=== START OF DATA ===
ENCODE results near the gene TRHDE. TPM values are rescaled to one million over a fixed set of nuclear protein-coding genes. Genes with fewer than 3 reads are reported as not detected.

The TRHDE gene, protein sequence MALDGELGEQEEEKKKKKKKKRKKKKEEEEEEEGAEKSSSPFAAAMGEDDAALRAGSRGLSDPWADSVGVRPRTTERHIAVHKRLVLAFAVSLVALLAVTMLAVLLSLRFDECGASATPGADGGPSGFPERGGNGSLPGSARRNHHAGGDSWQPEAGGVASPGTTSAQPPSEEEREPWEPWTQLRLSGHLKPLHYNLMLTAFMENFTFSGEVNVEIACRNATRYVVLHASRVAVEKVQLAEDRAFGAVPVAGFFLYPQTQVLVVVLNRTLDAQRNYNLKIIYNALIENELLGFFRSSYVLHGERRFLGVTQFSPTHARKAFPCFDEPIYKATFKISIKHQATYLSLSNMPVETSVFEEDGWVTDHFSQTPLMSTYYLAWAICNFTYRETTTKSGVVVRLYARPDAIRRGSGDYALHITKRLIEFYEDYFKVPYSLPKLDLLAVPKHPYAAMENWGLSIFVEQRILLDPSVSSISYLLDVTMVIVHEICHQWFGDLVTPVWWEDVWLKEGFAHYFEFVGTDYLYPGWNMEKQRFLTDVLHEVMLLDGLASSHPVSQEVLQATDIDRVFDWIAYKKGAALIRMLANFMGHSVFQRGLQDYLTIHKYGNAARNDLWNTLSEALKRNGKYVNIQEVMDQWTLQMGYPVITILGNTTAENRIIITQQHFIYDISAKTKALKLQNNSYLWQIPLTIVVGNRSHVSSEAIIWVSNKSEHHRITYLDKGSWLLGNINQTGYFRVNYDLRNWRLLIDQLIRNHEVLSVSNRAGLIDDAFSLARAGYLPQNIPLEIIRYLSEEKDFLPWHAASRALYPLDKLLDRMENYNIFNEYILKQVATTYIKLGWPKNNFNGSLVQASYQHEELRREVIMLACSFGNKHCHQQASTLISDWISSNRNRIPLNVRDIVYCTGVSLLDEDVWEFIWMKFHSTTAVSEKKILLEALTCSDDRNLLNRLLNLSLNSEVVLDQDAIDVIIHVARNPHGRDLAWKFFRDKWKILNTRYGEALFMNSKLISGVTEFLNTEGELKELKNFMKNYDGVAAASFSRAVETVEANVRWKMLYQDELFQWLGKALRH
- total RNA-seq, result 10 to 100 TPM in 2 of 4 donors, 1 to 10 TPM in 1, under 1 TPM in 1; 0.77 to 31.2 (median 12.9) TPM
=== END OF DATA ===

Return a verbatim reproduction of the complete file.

ENCODE results near the gene TRHDE. TPM values are rescaled to one million over a fixed set of nuclear protein-coding genes. Genes with fewer than 3 reads are reported as not detected.

The TRHDE gene, protein sequence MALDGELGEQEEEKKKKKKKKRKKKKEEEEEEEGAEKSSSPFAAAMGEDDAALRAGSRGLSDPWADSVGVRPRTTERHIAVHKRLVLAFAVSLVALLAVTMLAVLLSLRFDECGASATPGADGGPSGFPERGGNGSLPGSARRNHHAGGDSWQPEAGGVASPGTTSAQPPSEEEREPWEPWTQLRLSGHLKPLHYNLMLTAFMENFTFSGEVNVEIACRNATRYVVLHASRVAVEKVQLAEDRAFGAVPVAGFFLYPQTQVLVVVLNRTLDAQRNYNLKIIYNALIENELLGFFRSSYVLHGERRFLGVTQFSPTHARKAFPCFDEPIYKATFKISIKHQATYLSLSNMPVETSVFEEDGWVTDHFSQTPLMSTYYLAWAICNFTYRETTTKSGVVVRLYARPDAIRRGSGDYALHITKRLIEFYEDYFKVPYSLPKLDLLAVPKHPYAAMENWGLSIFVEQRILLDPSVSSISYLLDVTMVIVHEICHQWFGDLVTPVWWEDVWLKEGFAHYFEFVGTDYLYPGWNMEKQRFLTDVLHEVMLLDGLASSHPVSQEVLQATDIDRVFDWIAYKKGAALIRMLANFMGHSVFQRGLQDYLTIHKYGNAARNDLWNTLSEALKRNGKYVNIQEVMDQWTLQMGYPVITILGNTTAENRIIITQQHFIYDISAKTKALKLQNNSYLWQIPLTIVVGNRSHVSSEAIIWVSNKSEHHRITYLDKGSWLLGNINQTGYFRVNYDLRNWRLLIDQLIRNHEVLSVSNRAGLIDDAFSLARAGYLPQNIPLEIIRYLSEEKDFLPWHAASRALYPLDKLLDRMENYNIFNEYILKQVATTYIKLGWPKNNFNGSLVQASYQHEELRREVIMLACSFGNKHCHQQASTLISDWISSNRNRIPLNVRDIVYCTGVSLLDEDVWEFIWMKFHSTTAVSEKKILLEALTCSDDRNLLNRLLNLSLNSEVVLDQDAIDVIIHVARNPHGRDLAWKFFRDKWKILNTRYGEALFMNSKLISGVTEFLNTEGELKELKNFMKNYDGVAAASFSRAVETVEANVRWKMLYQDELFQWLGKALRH
- total RNA-seq, result 10 to 100 TPM in 2 of 4 donors, 1 to 10 TPM in 1, under 1 TPM in 1; 0.77 to 31.2 (median 12.9) TPM